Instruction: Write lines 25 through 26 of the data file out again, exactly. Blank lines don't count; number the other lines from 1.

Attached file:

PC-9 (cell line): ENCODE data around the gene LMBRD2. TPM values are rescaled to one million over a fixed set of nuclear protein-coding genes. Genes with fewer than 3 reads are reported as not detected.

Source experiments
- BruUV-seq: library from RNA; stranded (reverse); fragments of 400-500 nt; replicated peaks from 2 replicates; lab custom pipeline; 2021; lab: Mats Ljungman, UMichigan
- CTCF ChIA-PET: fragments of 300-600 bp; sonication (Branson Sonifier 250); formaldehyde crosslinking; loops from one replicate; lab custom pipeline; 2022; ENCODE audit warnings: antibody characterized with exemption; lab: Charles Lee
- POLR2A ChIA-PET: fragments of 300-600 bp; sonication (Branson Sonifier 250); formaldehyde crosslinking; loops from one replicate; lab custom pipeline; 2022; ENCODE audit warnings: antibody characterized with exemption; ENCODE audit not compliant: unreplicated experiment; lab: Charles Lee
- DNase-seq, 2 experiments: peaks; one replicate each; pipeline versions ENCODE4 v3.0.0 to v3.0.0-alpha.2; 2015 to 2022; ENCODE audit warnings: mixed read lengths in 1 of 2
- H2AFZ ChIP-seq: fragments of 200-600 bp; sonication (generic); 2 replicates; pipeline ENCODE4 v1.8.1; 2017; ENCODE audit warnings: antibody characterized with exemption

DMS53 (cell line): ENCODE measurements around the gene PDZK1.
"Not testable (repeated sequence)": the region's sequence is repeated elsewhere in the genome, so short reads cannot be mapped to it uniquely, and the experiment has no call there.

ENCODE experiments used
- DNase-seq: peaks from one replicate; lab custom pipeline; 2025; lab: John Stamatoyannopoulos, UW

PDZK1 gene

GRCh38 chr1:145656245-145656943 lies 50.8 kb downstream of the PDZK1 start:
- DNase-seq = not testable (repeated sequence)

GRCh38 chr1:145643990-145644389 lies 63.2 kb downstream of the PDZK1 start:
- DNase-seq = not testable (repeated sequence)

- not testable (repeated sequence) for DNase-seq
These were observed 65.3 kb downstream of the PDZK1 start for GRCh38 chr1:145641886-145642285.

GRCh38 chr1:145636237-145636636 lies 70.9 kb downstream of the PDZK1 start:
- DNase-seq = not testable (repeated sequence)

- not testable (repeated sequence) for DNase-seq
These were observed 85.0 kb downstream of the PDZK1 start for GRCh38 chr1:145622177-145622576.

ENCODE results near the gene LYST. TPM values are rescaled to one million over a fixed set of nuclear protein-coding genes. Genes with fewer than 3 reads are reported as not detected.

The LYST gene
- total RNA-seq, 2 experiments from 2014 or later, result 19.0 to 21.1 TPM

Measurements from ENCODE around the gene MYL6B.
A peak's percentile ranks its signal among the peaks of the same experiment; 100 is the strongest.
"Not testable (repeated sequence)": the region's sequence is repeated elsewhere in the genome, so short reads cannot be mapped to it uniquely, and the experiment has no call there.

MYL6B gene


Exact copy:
- total RNA-seq, 2 experiments from 2014 or later, result 19.0 to 21.1 TPM

Measurements from ENCODE around the gene MYL6B.